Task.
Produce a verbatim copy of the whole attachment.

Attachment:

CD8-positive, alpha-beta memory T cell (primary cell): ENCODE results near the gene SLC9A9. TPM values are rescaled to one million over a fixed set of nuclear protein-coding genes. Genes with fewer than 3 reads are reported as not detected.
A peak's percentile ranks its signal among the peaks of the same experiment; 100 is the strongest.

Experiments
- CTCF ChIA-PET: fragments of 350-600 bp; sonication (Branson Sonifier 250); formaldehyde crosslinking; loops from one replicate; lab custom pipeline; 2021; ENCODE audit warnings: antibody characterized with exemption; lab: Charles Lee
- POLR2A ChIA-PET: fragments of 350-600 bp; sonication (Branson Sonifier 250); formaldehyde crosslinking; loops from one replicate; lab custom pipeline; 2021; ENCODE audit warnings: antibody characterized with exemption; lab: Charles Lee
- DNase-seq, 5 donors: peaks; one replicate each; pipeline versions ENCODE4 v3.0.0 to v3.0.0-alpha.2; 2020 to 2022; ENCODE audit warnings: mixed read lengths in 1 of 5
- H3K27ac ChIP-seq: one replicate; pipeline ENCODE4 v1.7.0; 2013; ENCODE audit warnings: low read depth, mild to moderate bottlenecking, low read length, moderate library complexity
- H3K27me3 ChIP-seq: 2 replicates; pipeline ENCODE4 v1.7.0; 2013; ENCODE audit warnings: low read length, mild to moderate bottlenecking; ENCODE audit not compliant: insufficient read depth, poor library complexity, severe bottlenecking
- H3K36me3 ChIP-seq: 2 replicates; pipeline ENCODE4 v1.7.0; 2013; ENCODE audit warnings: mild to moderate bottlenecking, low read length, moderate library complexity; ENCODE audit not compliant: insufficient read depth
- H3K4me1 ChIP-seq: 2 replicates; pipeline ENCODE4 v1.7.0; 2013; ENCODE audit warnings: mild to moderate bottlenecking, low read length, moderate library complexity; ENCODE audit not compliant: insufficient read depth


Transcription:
CD8-positive, alpha-beta memory T cell (primary cell): ENCODE results near the gene SLC9A9. TPM values are rescaled to one million over a fixed set of nuclear protein-coding genes. Genes with fewer than 3 reads are reported as not detected.
A peak's percentile ranks its signal among the peaks of the same experiment; 100 is the strongest.

Experiments
- CTCF ChIA-PET: fragments of 350-600 bp; sonication (Branson Sonifier 250); formaldehyde crosslinking; loops from one replicate; lab custom pipeline; 2021; ENCODE audit warnings: antibody characterized with exemption; lab: Charles Lee
- POLR2A ChIA-PET: fragments of 350-600 bp; sonication (Branson Sonifier 250); formaldehyde crosslinking; loops from one replicate; lab custom pipeline; 2021; ENCODE audit warnings: antibody characterized with exemption; lab: Charles Lee
- DNase-seq, 5 donors: peaks; one replicate each; pipeline versions ENCODE4 v3.0.0 to v3.0.0-alpha.2; 2020 to 2022; ENCODE audit warnings: mixed read lengths in 1 of 5
- H3K27ac ChIP-seq: one replicate; pipeline ENCODE4 v1.7.0; 2013; ENCODE audit warnings: low read depth, mild to moderate bottlenecking, low read length, moderate library complexity
- H3K27me3 ChIP-seq: 2 replicates; pipeline ENCODE4 v1.7.0; 2013; ENCODE audit warnings: low read length, mild to moderate bottlenecking; ENCODE audit not compliant: insufficient read depth, poor library complexity, severe bottlenecking
- H3K36me3 ChIP-seq: 2 replicates; pipeline ENCODE4 v1.7.0; 2013; ENCODE audit warnings: mild to moderate bottlenecking, low read length, moderate library complexity; ENCODE audit not compliant: insufficient read depth
- H3K4me1 ChIP-seq: 2 replicates; pipeline ENCODE4 v1.7.0; 2013; ENCODE audit warnings: mild to moderate bottlenecking, low read length, moderate library complexity; ENCODE audit not compliant: insufficient read depth